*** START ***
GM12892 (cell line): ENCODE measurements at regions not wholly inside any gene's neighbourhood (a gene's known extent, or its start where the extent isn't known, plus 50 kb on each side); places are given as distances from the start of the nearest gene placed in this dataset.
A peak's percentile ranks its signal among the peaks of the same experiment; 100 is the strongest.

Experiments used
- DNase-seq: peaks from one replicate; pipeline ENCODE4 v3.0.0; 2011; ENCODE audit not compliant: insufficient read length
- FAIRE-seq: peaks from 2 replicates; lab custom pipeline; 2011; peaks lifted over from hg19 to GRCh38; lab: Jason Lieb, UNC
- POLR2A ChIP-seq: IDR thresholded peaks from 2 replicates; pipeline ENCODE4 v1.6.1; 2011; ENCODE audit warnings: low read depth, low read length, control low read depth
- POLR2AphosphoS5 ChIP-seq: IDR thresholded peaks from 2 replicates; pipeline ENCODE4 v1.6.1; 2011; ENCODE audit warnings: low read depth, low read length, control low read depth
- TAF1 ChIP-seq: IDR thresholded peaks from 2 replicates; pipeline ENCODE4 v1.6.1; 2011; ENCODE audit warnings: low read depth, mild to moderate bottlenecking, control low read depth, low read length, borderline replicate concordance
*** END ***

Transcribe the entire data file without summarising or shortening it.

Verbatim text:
GM12892 (cell line): ENCODE measurements at regions not wholly inside any gene's neighbourhood (a gene's known extent, or its start where the extent isn't known, plus 50 kb on each side); places are given as distances from the start of the nearest gene placed in this dataset.
A peak's percentile ranks its signal among the peaks of the same experiment; 100 is the strongest.

Experiments used
- DNase-seq: peaks from one replicate; pipeline ENCODE4 v3.0.0; 2011; ENCODE audit not compliant: insufficient read length
- FAIRE-seq: peaks from 2 replicates; lab custom pipeline; 2011; peaks lifted over from hg19 to GRCh38; lab: Jason Lieb, UNC
- POLR2A ChIP-seq: IDR thresholded peaks from 2 replicates; pipeline ENCODE4 v1.6.1; 2011; ENCODE audit warnings: low read depth, low read length, control low read depth
- POLR2AphosphoS5 ChIP-seq: IDR thresholded peaks from 2 replicates; pipeline ENCODE4 v1.6.1; 2011; ENCODE audit warnings: low read depth, low read length, control low read depth
- TAF1 ChIP-seq: IDR thresholded peaks from 2 replicates; pipeline ENCODE4 v1.6.1; 2011; ENCODE audit warnings: low read depth, mild to moderate bottlenecking, control low read depth, low read length, borderline replicate concordance